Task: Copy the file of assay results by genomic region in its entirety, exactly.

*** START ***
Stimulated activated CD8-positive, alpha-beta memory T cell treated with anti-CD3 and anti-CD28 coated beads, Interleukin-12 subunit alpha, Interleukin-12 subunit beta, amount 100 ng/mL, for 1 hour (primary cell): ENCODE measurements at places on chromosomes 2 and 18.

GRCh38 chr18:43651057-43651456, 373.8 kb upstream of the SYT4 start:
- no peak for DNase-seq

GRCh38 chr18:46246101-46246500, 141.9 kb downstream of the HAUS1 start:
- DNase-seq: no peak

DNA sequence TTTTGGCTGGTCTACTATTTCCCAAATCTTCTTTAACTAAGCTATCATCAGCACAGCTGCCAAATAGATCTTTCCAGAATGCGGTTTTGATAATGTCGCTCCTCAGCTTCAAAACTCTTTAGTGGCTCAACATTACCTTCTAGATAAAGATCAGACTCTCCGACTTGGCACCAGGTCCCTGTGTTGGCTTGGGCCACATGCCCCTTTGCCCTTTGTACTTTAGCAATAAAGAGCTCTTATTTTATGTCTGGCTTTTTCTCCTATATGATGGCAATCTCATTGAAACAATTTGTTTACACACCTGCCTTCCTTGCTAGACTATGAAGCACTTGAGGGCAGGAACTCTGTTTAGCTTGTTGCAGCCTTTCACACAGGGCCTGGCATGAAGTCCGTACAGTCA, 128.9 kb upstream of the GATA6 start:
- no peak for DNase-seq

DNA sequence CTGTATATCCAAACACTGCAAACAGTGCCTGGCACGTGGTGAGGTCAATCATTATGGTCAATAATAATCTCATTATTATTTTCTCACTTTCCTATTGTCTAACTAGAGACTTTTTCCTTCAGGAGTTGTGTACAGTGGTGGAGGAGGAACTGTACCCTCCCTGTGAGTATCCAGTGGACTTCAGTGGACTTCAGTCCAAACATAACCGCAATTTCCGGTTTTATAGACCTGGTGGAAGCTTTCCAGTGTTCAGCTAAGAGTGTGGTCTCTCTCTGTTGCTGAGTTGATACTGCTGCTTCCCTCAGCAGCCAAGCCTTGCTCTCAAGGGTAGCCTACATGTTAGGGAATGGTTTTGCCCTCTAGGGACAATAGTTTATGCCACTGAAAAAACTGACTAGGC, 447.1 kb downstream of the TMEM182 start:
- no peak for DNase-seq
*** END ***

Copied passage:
Stimulated activated CD8-positive, alpha-beta memory T cell treated with anti-CD3 and anti-CD28 coated beads, Interleukin-12 subunit alpha, Interleukin-12 subunit beta, amount 100 ng/mL, for 1 hour (primary cell): ENCODE measurements at places on chromosomes 2 and 18.

GRCh38 chr18:43651057-43651456, 373.8 kb upstream of the SYT4 start:
- no peak for DNase-seq

GRCh38 chr18:46246101-46246500, 141.9 kb downstream of the HAUS1 start:
- DNase-seq: no peak

DNA sequence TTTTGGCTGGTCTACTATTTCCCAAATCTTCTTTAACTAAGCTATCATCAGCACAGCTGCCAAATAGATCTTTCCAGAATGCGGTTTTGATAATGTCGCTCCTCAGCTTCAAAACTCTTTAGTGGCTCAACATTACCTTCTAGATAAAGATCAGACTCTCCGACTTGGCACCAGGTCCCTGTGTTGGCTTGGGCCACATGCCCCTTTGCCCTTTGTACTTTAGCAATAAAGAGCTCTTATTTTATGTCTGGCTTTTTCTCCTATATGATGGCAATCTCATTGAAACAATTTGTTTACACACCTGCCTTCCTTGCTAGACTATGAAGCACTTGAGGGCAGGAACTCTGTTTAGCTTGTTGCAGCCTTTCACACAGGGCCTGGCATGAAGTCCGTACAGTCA, 128.9 kb upstream of the GATA6 start:
- no peak for DNase-seq

DNA sequence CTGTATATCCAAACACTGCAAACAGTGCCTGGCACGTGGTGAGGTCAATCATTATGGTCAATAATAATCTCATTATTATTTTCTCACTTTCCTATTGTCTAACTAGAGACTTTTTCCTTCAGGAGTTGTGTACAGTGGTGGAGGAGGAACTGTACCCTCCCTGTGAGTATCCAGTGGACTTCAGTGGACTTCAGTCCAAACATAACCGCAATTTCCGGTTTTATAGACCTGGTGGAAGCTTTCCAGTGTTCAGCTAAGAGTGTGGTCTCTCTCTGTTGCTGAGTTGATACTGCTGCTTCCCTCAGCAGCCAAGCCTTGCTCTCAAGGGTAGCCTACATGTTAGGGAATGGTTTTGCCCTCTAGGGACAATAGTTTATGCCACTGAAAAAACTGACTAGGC, 447.1 kb downstream of the TMEM182 start:
- no peak for DNase-seq